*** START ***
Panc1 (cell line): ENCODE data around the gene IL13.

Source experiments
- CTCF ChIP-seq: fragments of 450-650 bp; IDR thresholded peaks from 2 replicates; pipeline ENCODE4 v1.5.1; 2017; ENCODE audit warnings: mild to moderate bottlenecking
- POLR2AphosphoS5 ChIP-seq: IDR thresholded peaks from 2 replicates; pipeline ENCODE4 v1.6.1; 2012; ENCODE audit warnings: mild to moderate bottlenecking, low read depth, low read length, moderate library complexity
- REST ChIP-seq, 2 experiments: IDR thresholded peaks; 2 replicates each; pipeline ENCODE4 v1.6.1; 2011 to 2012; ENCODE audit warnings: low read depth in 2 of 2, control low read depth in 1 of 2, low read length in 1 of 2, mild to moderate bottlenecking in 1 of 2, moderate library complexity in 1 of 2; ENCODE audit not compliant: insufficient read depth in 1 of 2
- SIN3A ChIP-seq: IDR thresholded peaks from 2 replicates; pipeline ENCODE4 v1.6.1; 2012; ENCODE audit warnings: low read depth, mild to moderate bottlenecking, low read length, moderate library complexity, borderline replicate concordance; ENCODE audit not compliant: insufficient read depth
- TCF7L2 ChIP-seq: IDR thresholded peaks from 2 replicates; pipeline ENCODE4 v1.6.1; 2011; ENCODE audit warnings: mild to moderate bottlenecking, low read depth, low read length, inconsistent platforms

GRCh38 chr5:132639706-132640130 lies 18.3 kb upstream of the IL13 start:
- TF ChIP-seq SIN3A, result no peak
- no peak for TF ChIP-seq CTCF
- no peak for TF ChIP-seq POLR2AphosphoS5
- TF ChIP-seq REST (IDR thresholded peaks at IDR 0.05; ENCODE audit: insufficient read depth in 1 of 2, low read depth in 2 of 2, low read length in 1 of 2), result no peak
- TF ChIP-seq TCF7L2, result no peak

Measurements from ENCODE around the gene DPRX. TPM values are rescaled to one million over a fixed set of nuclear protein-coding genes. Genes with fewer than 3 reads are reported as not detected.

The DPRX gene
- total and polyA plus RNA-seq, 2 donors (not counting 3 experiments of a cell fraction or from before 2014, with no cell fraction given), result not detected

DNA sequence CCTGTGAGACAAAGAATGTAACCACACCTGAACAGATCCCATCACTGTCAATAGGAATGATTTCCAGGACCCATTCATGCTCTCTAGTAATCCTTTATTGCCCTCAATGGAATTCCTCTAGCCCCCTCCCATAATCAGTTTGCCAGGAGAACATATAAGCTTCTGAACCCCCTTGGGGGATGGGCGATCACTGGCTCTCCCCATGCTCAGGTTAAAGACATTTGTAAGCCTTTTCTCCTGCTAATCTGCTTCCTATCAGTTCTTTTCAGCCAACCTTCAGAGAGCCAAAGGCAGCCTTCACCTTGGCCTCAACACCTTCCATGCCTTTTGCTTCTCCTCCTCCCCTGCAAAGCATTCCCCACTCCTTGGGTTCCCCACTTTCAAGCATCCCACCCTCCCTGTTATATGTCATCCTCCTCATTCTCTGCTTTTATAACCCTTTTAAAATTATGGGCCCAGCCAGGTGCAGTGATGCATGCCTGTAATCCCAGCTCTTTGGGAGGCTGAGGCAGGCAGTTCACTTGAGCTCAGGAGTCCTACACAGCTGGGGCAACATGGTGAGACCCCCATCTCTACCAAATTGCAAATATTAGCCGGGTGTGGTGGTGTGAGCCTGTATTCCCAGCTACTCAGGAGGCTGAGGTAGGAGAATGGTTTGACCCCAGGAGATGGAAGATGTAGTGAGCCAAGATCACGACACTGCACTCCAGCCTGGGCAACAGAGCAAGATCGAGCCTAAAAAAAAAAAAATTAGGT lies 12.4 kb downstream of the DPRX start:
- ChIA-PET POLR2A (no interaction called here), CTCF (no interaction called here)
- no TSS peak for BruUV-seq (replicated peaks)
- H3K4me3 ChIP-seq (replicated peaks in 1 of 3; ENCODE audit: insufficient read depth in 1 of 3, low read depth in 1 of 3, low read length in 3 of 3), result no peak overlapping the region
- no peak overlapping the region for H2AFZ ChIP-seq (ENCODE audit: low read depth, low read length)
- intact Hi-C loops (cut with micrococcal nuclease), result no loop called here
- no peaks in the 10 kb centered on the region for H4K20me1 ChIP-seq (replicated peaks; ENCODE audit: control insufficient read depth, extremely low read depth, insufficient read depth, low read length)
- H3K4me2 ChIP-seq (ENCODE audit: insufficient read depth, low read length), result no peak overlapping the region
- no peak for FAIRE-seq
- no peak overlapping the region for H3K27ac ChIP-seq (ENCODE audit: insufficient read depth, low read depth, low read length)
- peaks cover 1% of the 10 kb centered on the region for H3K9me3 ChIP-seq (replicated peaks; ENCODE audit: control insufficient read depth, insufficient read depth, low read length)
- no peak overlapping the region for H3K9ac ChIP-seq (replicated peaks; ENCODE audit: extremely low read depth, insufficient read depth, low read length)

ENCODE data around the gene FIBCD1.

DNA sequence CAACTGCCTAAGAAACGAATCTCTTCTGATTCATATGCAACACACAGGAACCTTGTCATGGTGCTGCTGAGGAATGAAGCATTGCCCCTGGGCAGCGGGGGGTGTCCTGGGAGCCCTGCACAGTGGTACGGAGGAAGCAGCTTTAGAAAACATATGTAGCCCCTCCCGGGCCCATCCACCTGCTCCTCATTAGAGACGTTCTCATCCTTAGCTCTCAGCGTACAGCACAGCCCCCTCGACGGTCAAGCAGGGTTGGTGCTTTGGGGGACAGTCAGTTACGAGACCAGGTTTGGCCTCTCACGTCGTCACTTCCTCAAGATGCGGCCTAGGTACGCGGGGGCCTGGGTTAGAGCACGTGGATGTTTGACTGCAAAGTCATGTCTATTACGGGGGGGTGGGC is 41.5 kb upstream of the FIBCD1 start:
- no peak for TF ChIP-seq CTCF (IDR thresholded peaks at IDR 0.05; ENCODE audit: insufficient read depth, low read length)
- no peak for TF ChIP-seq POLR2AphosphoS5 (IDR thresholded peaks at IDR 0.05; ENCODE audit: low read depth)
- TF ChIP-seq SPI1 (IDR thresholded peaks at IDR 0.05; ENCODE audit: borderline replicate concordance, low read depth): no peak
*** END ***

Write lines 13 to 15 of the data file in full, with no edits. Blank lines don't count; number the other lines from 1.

- TF ChIP-seq TCF7L2, result no peak

Measurements from ENCODE around the gene DPRX. TPM values are rescaled to one million over a fixed set of nuclear protein-coding genes. Genes with fewer than 3 reads are reported as not detected.

The DPRX gene